motor bike quiet

How to Make A Motorcycle Exhaust Silencer Homemade That Works!

Few things feel as good as the rush of adrenaline and the wind whipping against your leather jacket as you cruise on your motorcycle. You can’t really hear that wind though, or even your heart pounding in your ears. All you hear is the deafening sounds of your bike.

Is there anything you can do to make the obnoxious noise quieter? Motorcycle exhaust silencers exist for just this reason. There are several homemade options you can choose, such as insulated motorcycle baffles or mufflers. These will effectively silence your bike at a much lower cost.

Are you ready to make your own DIY silencing solution for your loud motorcycle? If so, then read on, since I’ll give you all the tools and steps needed for the job.

What Is a Motorcycle Exhaust Silencer?

All motorcycles have an exhaust system. These are a series of pipes that go from the collector to the bike’s engine. There are also oxygen or lambda sensors as well as butterfly valves among these header pipes.

As you ride your motorcycle, the exhaust system will release gasses or exhaust. These pipes are also where the sound comes out. Every second, 1,700 feet of soundwaves are expelled from the motorcycle. It’s no wonder then that motorcycle exhaust systems can be so loud!

A motorcycle exhaust silencer is designed with two purposes in mind. The first of these is to add exhaust system back-pressure and the second is to cut back on exhaust pipe noise. The latter is especially important.

Not only are those loud revving and growling noises from your bike annoying for you and your crew to listen to, but did you know some states have laws about motorcycle noise levels? You would hate to be slapped with a nasty fine or worse because of a joyride on your motorcycle. That’s why you need an exhaust silencer stat.

Why Would You Make a Motorcycle Exhaust Silencer Instead of Buy One?

You love your motorcycle, but even you have to admit that it was quite a financial investment. You’ll be making monthly payments on it for a while, and so you want to save your money where you can, right?

That might be why you’re interested in making your own motorcycle exhaust silencer instead of buying one. It’s a pretty good reason, I must say. After all, if you poke around at the prices of replacing your entire exhaust system, you’re going to be gobsmacked. Some parts may start at $250, with the higher-end parts costing $500 and up. That’s not to replace the entire exhaust system, by the way. That’s for a single part.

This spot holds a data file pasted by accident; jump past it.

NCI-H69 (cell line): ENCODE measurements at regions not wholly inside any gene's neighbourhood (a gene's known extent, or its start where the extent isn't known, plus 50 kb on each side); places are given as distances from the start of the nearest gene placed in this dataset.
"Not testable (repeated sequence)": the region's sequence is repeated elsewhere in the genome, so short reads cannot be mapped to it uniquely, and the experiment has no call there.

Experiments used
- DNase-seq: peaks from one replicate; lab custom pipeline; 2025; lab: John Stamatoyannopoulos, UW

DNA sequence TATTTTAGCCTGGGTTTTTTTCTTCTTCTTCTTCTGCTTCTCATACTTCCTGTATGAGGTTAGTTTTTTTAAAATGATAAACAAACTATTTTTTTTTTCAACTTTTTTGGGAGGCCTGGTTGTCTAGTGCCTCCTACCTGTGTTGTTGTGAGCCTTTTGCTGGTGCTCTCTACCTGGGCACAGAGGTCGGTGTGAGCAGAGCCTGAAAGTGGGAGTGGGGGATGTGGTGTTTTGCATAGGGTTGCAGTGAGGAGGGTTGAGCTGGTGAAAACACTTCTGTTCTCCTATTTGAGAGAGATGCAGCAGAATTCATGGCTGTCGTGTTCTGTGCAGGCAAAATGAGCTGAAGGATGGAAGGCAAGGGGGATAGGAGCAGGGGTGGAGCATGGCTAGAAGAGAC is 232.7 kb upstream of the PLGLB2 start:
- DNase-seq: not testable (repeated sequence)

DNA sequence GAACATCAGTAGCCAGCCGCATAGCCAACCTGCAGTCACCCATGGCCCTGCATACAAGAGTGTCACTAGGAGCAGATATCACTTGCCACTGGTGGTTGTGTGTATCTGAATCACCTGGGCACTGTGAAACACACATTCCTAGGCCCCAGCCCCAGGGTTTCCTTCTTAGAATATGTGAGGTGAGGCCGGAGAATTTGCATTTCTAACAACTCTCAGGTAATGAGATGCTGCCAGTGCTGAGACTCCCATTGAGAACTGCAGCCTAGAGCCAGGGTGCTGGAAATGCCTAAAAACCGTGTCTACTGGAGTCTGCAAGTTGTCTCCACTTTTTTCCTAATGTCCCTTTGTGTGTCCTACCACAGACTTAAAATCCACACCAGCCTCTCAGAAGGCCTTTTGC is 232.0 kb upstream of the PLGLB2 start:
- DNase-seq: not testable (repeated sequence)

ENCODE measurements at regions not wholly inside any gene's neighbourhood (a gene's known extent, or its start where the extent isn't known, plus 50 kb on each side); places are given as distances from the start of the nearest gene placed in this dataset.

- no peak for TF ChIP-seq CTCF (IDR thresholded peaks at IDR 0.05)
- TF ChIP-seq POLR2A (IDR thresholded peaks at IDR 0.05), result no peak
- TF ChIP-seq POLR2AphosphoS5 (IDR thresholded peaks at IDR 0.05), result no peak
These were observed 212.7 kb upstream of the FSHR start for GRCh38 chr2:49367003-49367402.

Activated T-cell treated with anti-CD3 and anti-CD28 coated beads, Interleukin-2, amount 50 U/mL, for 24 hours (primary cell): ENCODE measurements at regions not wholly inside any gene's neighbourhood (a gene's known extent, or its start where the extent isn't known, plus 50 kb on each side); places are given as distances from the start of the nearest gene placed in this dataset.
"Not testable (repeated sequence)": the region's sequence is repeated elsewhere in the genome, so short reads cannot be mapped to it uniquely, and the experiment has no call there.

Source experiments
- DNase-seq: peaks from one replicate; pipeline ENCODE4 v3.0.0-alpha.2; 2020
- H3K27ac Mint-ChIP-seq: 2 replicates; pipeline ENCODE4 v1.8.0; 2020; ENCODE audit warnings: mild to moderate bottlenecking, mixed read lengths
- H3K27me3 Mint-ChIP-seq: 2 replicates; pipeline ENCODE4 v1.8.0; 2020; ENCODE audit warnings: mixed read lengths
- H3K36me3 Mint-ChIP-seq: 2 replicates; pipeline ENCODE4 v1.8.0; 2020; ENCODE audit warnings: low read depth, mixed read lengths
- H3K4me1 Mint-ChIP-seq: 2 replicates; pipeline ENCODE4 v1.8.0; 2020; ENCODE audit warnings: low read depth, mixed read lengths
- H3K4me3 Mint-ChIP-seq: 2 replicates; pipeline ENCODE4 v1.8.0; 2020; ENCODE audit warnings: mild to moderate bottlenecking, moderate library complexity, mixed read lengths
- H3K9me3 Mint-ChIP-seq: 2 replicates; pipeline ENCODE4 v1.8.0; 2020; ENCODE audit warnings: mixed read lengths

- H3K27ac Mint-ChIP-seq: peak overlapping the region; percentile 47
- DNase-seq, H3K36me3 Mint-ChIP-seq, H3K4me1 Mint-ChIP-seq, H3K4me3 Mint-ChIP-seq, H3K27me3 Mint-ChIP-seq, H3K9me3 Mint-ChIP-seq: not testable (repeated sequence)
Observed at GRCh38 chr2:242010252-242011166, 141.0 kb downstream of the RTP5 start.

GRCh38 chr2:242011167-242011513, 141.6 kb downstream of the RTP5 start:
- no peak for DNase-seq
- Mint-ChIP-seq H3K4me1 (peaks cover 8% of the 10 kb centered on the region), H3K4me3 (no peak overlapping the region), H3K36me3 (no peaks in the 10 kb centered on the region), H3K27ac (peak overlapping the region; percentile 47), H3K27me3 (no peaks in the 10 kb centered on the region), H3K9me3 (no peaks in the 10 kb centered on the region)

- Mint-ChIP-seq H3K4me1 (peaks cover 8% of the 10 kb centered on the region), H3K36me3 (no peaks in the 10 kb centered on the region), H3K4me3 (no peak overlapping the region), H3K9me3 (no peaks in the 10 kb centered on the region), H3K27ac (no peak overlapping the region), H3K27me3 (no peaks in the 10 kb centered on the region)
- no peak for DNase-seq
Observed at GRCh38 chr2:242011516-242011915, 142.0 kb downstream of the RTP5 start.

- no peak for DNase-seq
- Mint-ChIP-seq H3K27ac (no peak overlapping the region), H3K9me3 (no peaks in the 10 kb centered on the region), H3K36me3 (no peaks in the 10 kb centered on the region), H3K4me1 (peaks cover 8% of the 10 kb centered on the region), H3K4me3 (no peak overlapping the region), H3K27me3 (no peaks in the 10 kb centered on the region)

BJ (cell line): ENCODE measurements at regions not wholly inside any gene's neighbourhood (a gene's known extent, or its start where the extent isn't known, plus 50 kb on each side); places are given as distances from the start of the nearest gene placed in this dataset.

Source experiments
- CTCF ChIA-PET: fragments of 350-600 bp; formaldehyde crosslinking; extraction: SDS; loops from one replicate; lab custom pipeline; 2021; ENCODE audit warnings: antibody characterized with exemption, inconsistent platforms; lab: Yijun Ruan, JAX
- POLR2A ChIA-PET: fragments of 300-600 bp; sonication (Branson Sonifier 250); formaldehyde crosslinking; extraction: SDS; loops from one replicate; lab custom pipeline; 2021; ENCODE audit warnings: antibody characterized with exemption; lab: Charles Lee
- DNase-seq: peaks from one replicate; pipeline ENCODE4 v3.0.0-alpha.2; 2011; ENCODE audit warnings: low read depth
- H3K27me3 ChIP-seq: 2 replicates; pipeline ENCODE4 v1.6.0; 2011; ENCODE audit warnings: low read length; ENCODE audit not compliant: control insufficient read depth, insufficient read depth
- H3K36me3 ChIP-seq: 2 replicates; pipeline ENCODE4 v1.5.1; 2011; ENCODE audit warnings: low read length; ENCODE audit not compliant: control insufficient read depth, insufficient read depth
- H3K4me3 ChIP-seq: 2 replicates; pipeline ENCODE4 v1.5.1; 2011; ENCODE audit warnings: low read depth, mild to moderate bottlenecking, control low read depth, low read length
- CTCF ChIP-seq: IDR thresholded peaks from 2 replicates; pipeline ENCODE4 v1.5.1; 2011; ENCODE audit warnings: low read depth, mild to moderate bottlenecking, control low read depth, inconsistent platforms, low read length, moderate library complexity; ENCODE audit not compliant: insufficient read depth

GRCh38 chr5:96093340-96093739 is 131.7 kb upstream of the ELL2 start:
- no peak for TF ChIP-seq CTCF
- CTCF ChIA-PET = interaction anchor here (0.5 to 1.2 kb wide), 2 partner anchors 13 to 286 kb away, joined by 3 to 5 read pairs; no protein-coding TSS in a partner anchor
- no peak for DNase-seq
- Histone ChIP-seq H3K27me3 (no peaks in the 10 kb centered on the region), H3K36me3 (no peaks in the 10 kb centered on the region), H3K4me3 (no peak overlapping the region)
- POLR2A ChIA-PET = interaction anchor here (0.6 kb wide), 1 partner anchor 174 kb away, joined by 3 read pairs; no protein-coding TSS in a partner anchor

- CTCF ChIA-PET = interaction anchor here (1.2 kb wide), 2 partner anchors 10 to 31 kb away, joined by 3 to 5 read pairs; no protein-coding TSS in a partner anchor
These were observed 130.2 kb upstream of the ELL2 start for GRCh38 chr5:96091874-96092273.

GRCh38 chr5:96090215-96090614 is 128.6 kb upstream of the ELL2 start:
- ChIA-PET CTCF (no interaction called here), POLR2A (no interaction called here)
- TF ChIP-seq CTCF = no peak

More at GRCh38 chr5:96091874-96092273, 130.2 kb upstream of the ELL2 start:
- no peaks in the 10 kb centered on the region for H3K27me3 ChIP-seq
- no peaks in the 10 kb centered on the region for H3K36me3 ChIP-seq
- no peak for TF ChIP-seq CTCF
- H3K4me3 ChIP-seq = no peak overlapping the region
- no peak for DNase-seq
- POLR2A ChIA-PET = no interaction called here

When you do the math, then, it could cost several thousand dollars just to get a new exhaust system. If you bought your bike used, you might pay more to replace the exhaust system than you did for your motorcycle!

There are so many priorities you have in mind as you shop for a motorcycle. You want to ensure you choose a good brand, a durable model, and a bike that doesn’t cost you an arm and a leg. You might have gotten so distracted by the look of the motorcycle that you didn’t think of the exhaust system until now. It would be a major bummer to have to plunk down so much money for a simple, innocent mistake.

Another reason you might consider making your own motorcycle exhaust silencer is that you’ll know your solution works. Not all motorcycles are the same. If you buy a one-size-fits-all solution online, the box might arrive on your doorstep and only then will you realize the silencer doesn’t quite fit. By going the DIY route, you can ride with confidence knowing you have a working solution that quietens your exhaust system.

What Supplies Do You Need?

As I mentioned in the intro, you might make a motorcycle baffle or a muffler if your motorcycle exhaust is too loud. Depending on which of the two projects you decide on, you’ll need different supplies.

If you’re just insulating the preexisting baffle on your bike, then you should pick up some stainless steel wool. This roll from Amazon weighs one pound, so you’ll have plenty leftover for other projects. You’ll also need some wire to hold the steel wool against the baffle. Chances are, you probably have some already.

You might also elect to make a brand-new baffle. If so, then there’s what the job requires:

  • Drill bit (3/16th inches)
  • Electric drill
  • Mallet
  • Cold chisel
  • C-clamp
  • Felt-tip marker
  • Hacksaw
  • Bench vise
  • Steel tubing

Perhaps you’d rather make a muffler than a baffle. Make sure you have these items for your homemade muffler project:

  • Empty paint can
  • Drill
  • Insulation
  • Pipe clamp
  • Copper pipe fittings
  • Metal screws

How to Make a Homemade Motorcycle Exhaust Silencer

Insulating the Baffle

If your baffle is new or you think wrapping steel wool insulation around it would solve your noise problems, then here’s what you have to do.

Step #1: Find your motorcycle’s fishtails and take these off. Depending on which model of motorcycle you have, this may be an easier job or a more difficult one. For instance, some fishtails can be disconnected via the exhaust clamps and a bolt.

Step #2: Using a baffle you made or already own, measure its length and width.

Step #3: Order your steel wool. Make sure it’s heat-resistant. Once it arrives, trim it down if necessary, so it covers the baffle.

Step #4: Wrap wire around the insulation to hold it all together.

Step #5: Put the fishtails back where you found them. You’ll likely have to bolt them in.

Making a New Baffle

Alright, let’s say you tried the above insulating trick and it still didn’t mute your motorcycle exhaust as much as you had been hoping for. Another option you can try is making a new baffle yourself. This isn’t as complicated as it may seem.

Here are the steps to follow.

Step #1: Find the tailpipe of your motorcycle. Get a diameter of the inside of the pipe. Hold onto this measurement for later. Keep in mind that the average length of a motorcycle baffle is eight inches.

Step #2: Now, shop around for steel tubing, whether in a store or online. Whatever the measurement of your tailpipe’s diameter, this steel tubing should have a smaller diameter, approximately 1/16th inches smaller.